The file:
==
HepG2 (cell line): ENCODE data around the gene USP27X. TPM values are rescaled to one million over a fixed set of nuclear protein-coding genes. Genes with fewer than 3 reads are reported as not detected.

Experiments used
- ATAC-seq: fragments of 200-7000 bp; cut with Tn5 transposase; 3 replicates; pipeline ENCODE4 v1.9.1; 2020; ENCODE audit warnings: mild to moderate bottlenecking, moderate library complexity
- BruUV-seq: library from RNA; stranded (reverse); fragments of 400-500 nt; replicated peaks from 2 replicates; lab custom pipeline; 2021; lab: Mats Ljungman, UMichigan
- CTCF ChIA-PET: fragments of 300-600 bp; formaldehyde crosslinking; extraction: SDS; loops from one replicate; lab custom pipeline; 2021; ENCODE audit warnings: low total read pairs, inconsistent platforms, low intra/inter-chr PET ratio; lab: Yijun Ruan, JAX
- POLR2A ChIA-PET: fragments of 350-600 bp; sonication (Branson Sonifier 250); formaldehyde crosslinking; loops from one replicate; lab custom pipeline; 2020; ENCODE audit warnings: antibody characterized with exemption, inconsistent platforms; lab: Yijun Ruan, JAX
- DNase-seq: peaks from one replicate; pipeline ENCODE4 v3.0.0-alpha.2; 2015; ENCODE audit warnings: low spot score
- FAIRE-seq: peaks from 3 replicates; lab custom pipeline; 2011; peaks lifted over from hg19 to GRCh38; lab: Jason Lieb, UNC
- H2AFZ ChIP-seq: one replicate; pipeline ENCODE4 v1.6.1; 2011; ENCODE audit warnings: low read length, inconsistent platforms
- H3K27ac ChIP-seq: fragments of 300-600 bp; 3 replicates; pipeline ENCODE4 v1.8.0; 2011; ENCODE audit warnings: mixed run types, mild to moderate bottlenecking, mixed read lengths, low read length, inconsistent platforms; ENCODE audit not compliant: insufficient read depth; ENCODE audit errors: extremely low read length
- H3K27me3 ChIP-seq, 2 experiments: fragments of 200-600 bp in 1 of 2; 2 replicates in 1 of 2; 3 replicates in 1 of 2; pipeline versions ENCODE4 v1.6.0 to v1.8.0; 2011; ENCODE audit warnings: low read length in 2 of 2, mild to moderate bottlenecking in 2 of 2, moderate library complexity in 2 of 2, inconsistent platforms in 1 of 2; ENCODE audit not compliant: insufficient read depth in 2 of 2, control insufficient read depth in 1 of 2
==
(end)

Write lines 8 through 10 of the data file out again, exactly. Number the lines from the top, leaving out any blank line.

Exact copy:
- FAIRE-seq: peaks from 3 replicates; lab custom pipeline; 2011; peaks lifted over from hg19 to GRCh38; lab: Jason Lieb, UNC
- H2AFZ ChIP-seq: one replicate; pipeline ENCODE4 v1.6.1; 2011; ENCODE audit warnings: low read length, inconsistent platforms
- H3K27ac ChIP-seq: fragments of 300-600 bp; 3 replicates; pipeline ENCODE4 v1.8.0; 2011; ENCODE audit warnings: mixed run types, mild to moderate bottlenecking, mixed read lengths, low read length, inconsistent platforms; ENCODE audit not compliant: insufficient read depth; ENCODE audit errors: extremely low read length